What do the ghosts of two dead men and a disgraced former Leader of Her Majesty’s Loyal Opposition have in common? For one thing, every one of them had been expected to lead their party to victory, at least in Quebec. This trio handling triage in the looming Federal Election includes, of course, the late Pierre Elliott Trudeau, the late Jack Layton, and the late, but not dead yet Gilles Duceppe, who has announced his pending return to Federal politics.
Gilles Duceppe, the former leader of the separatist Bloc Quebecois, has announced a mind-boggling comeback to Federal politics. His British heritage has had him joking he’s “the bloke who turned bloc.” Although his party won the second largest percentage of popular support in the province in 2011, they were reduced to a mere four seats, none of which were Duceppe’s. As tradition has it, the losing leaders promptly resigned their leadership, Duceppe included (and his tail firmly between his jambes).
The Bloc Quebecois are currently on their second leader since Duceppe’s apparently duceptive departure. The party—which once led Her Majesty’s Loyal Opposition in the House of Commons (while advocating for the breakup of the country)—has recently been polling lower than Conservatives in their province. Apparently, electing a hardline French language activist like Mario Beaulieu has proved to be unpopular. Predictions are giving them only 1 or 2 seats at the most. Who would have guessed?
Since his departure, Duceppe has voiced his opinions on matters of nation, state, and nation state, sometimes at odds with the current leadership. It sounds oddly familiar to a ‘retired’ Pierre Trudeau in the 1980s and 1990s. As with Trudeau, people (at least Quebecers) have listened. Briefly, Duceppe contemplated a run for the leadership of Parti Quebecois. It was revealed earlier that the long-term leader of the party would be helping his replacement with the election. However, it seems that the replacement is allowing Duceppe to take over the reigns of the party.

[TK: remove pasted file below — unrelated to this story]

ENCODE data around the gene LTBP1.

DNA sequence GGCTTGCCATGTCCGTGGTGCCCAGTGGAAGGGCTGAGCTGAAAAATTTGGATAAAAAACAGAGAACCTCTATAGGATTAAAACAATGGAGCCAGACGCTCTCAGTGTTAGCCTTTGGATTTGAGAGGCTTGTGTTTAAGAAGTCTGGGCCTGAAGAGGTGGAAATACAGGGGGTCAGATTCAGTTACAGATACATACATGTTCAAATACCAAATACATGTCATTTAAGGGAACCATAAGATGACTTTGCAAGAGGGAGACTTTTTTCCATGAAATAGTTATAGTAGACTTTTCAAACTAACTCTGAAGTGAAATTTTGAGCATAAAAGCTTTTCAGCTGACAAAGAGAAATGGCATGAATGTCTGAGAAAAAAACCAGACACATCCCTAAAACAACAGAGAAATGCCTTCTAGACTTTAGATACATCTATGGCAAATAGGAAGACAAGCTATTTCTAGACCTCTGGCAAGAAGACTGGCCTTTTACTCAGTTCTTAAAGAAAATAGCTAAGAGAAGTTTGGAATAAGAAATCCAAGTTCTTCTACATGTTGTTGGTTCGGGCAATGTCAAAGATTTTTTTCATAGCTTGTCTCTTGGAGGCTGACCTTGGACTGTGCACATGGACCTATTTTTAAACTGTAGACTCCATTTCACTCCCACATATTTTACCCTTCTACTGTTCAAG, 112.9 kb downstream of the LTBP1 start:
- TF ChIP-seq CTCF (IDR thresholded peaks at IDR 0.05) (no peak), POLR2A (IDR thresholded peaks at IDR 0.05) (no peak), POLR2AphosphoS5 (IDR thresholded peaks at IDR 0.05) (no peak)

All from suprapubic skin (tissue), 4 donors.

Party spokespersons have insisted that this is not a putsch. Yet, how exactly the leadership will be transferred back to Duceppe is questionable. Beaulieu appears to be resigning willingly in favour of the presidency of the Bloc. However, a lot of dictatorships have started with a ‘voluntary’ resignation—usually at gunpoint. Some suggested (perhaps not jokingly) that Duceppe will be required to pull a sword from a stone in order to win the leadership. Or, should we say re-win the leadership… if there’s even to be another leadership race, which seems doubtful.
Duceppe’s leadership is suspected to bring about a revival in the party’s fortunes. Hopefully, it will leave the Bloc as the third party in the Commons trying to win more seats based on the leadership of a dearly departed and well-liked leader. Controversy recently arose over NDP leader Tom Mulcair’s use of Jack Layton’s image on a number of campaign materials. Accusations have been raised from critics (whom the NDP leader denounces as individuals jealous of his popularity) that Mulcair is attempting to win his party seats by clinging to the coattails of “Le Bon Jack.” It’s an interesting thought to cross the mind of the Bloc, who felt they couldn’t attack Jack Layton in the previous campaign because of his good nature and “condition.” I’ll let you decide which party’s usage of the late Layton is more patronizing.
Mulcair appeared as floored by this decision as the rest of the country. In fact, his beard might sport a few more grey hairs now. Fumbling around for an analogy for the situation, he settled upon the line that “Quebecers don’t want to play extras in Back to the Future 4.” What he means by this is unclear. But, it is in response to Mr. Duceppe’s accusation that, under his leadership, Quebec NDP MPs have stopped advocating for Quebec and now advocate only for Canada. Specifically, they have failed to critique the Harper Government’s awarding of its shipbuilding strategy to BC and Nova Scotian companies over a Quebec one. Apparently, the unflappable Uncle Tom can, in fact, be flapped!
Of course, the Liberals have been using the ghost of another long dead leader in hopes of reviving their own fortunes. Trudeau has been launched as the Liberal Party’s saviour and some have said that most of this popularity is simply due to his late father Pierre Trudeau. Justin has proven himself to be a copy of his father, which is both a good and bad thing, no matter how you look at it.
With the NDP potentially forced to tack towards Quebec Nationalism with this development, it doesn’t bode well for Mulcair and crew. Such actions in the late 1980’s and early 1990’s sent them tumbling from first place in the polls to 4th. This isn’t necessarily good news for the Liberals and Conservatives either, but it certainly isn’t bad news. It allows the Liberals to remind everyone of their party’s ardent support for national unity and its record fighting separatists, something Harper can’t claim. At the same time, it does allow him to threaten a separatist-socialist-liberal coalition which couldn’t shore up much needed support in his own base.